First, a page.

Author Gore Vidal passed away Tuesday, July 31, 2012, at the age of 86. Since his death, a plentitude of biographical articles have been written about his life, personality and achievements. However, I would like to take the opportunity to recall a personal encounter I had with Mr. Vidal while a student at UC Irvine. This post is not a political or social commentary about the writer, but rather a very likely flawed recollection of an event that happened over thirty years ago.

My manager at the university’s Lectures and Publications Department would book guest speakers for the annual lecture series. As an Administrative Intern in the department, it was my responsibility to attend to the menial tasks, such as making dinner reservations for the speaker, those who accompanied the person of note, as well as various administrators from the school. I also had to compose an introduction and present it to the audience prior to each lecturer’s speech.

Gore Vidal must have been one of the first speakers of the year, because I remember being very anxious to be properly prepared to interact with someone of his stature. I researched as much as possible about him, so that it would appear that I knew who he was. I had heard of him before – I think on “The Laugh-In” — as a child. I wanted to converse with Mr. Vidal somewhat coherently, if not intelligently, should he deem me worthy of a comment or two.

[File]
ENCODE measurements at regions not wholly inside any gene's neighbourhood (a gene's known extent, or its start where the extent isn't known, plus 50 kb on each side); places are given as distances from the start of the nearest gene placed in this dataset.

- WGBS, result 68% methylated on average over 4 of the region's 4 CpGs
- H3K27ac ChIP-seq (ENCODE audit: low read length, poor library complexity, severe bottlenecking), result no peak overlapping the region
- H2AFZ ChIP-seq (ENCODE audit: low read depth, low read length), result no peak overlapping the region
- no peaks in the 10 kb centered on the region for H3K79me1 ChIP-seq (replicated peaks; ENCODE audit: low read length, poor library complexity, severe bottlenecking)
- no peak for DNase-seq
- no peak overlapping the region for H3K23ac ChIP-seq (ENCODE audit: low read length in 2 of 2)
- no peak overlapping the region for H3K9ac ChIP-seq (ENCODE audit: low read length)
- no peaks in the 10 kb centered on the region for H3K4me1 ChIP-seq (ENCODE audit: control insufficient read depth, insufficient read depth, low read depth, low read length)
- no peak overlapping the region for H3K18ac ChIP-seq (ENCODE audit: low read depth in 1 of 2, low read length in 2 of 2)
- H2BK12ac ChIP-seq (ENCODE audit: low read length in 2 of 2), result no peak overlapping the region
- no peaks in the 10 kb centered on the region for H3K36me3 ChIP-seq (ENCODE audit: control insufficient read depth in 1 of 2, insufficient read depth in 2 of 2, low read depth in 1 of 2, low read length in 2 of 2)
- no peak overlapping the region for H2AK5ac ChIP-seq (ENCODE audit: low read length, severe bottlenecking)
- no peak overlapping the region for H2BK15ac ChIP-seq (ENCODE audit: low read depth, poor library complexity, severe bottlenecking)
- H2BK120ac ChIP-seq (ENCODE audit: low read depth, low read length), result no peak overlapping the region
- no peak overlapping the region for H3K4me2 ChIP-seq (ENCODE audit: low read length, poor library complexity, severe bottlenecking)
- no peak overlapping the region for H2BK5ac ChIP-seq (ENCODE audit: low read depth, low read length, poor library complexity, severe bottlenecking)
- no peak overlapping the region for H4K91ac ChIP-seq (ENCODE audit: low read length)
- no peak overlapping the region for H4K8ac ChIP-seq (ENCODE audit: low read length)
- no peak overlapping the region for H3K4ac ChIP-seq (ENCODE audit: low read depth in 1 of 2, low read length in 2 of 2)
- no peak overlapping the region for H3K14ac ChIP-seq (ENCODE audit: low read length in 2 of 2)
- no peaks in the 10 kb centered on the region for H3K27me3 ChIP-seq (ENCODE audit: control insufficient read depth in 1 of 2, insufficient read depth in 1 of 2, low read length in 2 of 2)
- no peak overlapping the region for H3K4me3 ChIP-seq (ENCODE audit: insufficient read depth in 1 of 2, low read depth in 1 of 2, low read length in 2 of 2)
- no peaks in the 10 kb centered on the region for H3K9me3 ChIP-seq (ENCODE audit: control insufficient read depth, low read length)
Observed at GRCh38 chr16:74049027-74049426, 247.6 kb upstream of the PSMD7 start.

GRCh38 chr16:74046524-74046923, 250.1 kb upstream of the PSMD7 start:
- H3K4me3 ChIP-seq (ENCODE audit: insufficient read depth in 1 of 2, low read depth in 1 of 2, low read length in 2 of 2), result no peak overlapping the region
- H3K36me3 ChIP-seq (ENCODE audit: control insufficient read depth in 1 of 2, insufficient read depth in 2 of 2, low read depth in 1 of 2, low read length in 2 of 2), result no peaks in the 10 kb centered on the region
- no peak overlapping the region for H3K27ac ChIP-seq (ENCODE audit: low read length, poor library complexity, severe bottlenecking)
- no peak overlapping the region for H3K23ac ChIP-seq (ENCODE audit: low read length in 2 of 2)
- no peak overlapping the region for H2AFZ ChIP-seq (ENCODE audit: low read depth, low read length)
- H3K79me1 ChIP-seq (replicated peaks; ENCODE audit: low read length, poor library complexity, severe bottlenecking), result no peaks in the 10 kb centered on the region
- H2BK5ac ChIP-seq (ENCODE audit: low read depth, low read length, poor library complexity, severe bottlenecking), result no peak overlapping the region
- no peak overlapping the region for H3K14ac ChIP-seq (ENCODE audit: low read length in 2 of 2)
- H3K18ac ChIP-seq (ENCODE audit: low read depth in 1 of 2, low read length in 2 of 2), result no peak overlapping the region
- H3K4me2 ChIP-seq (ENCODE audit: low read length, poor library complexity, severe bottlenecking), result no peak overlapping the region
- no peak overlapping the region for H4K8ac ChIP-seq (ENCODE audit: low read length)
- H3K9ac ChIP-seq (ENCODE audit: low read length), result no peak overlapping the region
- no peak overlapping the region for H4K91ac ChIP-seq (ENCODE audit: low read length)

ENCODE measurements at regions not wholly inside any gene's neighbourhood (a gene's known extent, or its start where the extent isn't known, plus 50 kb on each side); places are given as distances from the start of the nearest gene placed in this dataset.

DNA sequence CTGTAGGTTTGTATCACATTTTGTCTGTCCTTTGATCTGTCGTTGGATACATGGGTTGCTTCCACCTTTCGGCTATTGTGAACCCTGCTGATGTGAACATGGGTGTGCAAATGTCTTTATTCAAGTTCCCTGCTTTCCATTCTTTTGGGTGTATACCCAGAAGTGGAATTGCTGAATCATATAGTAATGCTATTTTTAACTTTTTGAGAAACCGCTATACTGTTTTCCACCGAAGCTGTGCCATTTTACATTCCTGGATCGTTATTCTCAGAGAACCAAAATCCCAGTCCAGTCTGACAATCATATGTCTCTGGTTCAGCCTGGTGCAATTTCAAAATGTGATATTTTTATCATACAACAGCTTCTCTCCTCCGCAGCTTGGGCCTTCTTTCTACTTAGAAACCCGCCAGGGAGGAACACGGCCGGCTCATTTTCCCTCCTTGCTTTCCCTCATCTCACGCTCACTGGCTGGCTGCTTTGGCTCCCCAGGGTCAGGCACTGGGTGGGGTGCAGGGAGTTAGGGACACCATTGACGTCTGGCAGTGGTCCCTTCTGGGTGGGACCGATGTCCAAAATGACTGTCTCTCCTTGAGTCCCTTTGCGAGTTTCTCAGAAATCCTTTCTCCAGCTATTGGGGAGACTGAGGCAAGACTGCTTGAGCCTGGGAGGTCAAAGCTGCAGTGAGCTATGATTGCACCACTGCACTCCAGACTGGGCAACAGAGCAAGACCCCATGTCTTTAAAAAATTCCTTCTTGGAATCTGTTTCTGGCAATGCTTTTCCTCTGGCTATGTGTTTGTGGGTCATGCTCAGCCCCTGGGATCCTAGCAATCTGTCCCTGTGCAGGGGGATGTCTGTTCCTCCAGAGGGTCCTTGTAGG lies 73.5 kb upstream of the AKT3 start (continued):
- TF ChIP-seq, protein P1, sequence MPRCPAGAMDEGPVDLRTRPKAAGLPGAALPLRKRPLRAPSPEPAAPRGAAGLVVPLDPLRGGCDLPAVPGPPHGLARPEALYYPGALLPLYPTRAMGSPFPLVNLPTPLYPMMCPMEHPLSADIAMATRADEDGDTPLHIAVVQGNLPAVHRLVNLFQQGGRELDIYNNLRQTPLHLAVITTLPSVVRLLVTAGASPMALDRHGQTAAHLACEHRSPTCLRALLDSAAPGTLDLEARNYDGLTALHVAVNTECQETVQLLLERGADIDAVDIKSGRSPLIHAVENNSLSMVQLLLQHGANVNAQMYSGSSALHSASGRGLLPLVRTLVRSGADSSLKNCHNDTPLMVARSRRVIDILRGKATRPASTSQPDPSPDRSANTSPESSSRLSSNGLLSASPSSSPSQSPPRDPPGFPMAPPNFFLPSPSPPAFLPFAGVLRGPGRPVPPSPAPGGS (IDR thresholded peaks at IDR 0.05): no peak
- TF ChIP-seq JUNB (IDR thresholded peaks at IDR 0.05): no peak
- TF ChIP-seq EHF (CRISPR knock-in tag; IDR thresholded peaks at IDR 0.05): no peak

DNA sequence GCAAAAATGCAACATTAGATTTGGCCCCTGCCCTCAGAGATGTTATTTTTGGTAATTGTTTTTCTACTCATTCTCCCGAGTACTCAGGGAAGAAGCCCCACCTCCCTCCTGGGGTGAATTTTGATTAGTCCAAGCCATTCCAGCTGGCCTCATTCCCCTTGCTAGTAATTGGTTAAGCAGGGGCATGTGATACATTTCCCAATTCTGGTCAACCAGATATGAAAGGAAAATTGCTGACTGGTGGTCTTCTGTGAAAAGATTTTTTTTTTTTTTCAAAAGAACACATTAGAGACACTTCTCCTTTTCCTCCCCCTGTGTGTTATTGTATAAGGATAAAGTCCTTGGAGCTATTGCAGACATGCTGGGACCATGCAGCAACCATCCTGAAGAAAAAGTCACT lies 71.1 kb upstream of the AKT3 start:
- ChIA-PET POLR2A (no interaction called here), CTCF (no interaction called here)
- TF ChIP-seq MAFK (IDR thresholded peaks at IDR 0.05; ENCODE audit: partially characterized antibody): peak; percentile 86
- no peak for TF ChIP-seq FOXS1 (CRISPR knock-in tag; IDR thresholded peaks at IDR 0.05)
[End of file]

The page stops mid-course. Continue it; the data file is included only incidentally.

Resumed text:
Since this was the P.G. (pre-Google) era, it required a bit of effort to look into a person’s history. I don’t recall what I found out about him, other than his blind, maternal grandfather was in politics and Gore used to escort him onto the Congressional floor as a youngster. I did decide to read one of his novels, 1876, to show him that I was familiar with his work.

My manager asked me to make dinner reservations for a small party (probably fewer than a dozen diners) at one of the very rare premier restaurants in the Irvine area at the time. I asked if I should include Mr. Vidal’s wife in the party, and my manager looked at me as though I were nuts, and said that no, that would not be necessary. I did not know then that Mr. Vidal was a confirmed bachelor. (This event occurred just as the gay movement was beginning to be discussed publically, and also at the time when AIDS was still referred to as “the gay cancer”.  I later learned that Gore had a long-time companion, and did not care for the term “gay”.)

When the evening arrived, I was a wreck. For some reason, I had to borrow a dress from a roommate, so I was not entirely comfortable in my clothing.  At dinner, I miraculously ended up seated next to Mr. Vidal in spite of being the only student in attendance. I did not know that this was traditional for the dinners. Later in the year I found myself seated next to Gloria Steinem and other well-known personalities.